A College Student’s Guide to Stealing Art

•April 19, 2010 • 1 Comment

Patrick Willems’ senior project is a heist film entitled “A College Student’s Guide to Stealing Art”. Inspired by having watched too many heist  films, and by their anxiety about life post-graduation, a group of college seniors plans a heist to steal a painting from their college’s art museum as one last college stunt before being forced out into the “real world.” The film takes place primarily during the night of the heist and includes a series of flash-backs of the planning leading up to it. The heist itself has two parts; the first half is an exciting action sequence as all unfolds according to plan, and the second becomes more like a slasher film in which the team leader is chased by an unrelenting police officer after they set off the alarm.

In speaking with the director, we both agreed that there should be a distinct aesthetic difference between the scenes depicting the bored and anxious college students talking about the heist, and the scenes of them living out their film-fueled heist fantasy. In the flashback scenes, they should look like the normal, stressed, average, soon-to-be unemployed college graduates that they are; in the heist scenes, they should appear to be the slick, cool, even bad-ass, team of professional art thieves from the films they are emulating.

Leo before heist

Leo before the heist in A College Student's Guide to Stealing Art

Leo during heist

Leo during the heist in A College Student's Guide to Stealing Art

As they delve deeper into the film fantasy, they become less real, more like the action movie versions of themselves. Their skin gets better, their hair more precisely styled. Each character also had distinctive elements to their look. Charlie, the one woman on the team, gets makeup that becomes progressively more precise and unrealistically perfect. Leo, the team leader, always maintains a leading-man kind of aesthetic, but it progresses from charming college boy with tousled hair and an earring, to slick and suave Hollywood blockbuster-style heist team leader. Jack, the team’s resident cinema geek and reconnaissance man, starts out as an unkempt and bespectacled college guy and transitions into a slick thief with combed and side-parted hair, contact lenses, and spotless skin. Ben, the bearded and brutish, heavy metal-listening, astrophysics major-turned-getaway driver, changes the least; he must maintain his “hard-core” edge while still becoming more put-together. His hair and beard become more carefully coiffed, and his skin becomes smoother and more even.

Jack, pre-heist

Jack, pre-heist in A College Student's Guide to Stealing Art

Jack during heist

Jack during the heist in A College Student's Guide to Stealing Art

Once we had a basic idea of the way the characters would have to change , I did a script breakdown to determine how many looks each character would need, and in what scenes they would need them. All four characters would be in their final, most stylized look for the entirety of the heist scene, as well as the “suiting up” montage as they prepare for the heist ( all characters traded their jeans and t-shirts for black suits with white shirts and colorful ties during the heist). Charlie, Ben, and Jack would appear in two flash-backs, meaning they would have three looks. Leo would be in all of those scenes, as well as an additional flashback that takes place just days before the heist, and a chase scene after the heist takes a turn for the worst. There would also be a police officer, serving as the villain in the slasher-film inspired chase scene. Patrick and Director of Photography Jason Outenreath would shoot the officer primarily in silhouette, emphasizing his imposing stature and intimidating 70s-style cop mustache. Because of the way this character was going to be lit and filmed, I could go even more stylized with his makeup, giving him a large fake mustache, and shading under his brow- and jaw-bones to emphasize and exaggerate the masculinity of his bone structure.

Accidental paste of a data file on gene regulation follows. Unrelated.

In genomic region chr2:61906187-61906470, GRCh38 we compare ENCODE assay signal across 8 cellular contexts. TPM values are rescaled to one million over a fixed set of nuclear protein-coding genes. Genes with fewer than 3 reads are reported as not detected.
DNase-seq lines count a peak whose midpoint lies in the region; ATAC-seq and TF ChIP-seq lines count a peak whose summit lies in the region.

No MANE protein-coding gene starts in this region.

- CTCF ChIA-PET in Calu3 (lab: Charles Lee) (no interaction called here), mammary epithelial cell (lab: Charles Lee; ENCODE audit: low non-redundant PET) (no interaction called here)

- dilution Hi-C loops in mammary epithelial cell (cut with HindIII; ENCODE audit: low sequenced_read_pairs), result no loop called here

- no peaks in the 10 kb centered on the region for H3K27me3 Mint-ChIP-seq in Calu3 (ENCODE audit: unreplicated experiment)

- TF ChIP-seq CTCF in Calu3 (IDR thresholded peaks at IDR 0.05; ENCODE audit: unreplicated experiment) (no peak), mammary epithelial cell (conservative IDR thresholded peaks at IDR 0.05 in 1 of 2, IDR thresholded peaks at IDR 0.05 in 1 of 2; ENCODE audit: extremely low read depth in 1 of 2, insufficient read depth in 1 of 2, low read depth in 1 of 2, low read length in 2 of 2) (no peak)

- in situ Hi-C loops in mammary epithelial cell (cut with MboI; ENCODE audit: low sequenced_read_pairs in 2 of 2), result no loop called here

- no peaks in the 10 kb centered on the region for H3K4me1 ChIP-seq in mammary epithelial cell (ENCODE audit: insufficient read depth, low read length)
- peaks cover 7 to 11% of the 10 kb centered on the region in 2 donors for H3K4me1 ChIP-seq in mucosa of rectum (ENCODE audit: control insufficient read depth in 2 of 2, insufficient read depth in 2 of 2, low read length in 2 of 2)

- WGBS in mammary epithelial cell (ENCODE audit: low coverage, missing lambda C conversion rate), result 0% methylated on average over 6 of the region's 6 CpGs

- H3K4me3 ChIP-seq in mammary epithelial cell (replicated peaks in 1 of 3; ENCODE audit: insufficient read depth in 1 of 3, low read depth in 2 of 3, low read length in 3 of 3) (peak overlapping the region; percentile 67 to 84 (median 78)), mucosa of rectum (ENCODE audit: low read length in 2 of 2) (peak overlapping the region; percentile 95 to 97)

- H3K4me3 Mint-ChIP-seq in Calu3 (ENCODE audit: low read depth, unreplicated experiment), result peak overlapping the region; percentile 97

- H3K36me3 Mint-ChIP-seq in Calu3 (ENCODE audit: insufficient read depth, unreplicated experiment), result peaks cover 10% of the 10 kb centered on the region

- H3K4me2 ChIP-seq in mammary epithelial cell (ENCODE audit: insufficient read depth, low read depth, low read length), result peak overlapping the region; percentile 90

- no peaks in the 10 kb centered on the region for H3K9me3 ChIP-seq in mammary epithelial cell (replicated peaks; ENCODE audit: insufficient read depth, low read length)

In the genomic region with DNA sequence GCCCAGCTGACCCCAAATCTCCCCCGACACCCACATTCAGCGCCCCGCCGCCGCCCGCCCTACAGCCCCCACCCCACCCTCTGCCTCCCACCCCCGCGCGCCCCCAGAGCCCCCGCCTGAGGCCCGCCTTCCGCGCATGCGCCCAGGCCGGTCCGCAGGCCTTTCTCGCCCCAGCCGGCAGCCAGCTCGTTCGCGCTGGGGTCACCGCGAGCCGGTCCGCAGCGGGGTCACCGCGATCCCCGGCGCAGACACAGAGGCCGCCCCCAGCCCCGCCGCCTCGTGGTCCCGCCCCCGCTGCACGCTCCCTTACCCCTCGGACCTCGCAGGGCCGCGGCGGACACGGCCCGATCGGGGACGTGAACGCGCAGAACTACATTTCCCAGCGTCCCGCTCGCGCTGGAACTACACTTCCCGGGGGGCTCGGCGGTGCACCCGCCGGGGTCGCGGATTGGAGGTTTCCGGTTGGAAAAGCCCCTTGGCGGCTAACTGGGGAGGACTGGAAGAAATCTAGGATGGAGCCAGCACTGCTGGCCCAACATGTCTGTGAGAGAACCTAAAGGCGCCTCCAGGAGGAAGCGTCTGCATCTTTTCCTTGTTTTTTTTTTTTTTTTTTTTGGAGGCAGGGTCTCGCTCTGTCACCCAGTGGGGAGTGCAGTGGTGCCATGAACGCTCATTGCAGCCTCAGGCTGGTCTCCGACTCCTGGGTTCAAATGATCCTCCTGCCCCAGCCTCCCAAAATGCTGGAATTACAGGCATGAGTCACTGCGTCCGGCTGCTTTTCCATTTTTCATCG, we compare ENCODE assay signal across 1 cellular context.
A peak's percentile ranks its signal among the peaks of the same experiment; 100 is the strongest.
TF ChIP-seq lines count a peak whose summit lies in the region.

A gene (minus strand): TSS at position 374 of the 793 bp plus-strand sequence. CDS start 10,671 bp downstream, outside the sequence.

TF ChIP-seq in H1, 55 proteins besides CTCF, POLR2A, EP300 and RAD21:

After completing the script breakdown, I arranged makeup tests with Patrick and the four main actors. I tested each look to ensure that they would look good on camera, but also that the progression we wanted would be readable on screen. I also used this test to refine the designs for Leo’s post-heist chase scene look, and for Charlie’s heist look. During the slasher portion of the heist, Leo still has to look as if he is in a film, but the genre has changed. He has to go from leading man in an action film, to potential next victim in a slasher flick. At this point in the film, he has been running, has had his nose bloodied by the officer’s night stick, and is terrified. He is sweating from the adrenaline and physical exertion, but his face is slightly paler, making him look weaker and afraid in comparison to the police officer.

Makeup test for Aaron Profumo

Makeup test for Aaron Profumo, aka "Leo"

Leo, post-heist chase scene in A College Student's Guide to Stealing Art

Leo, post-heist chase scene in A College Student's Guide to Stealing Art

Police officer in A College Student's Guide to Stealing Art

Police officer in A College Student's Guide to Stealing Art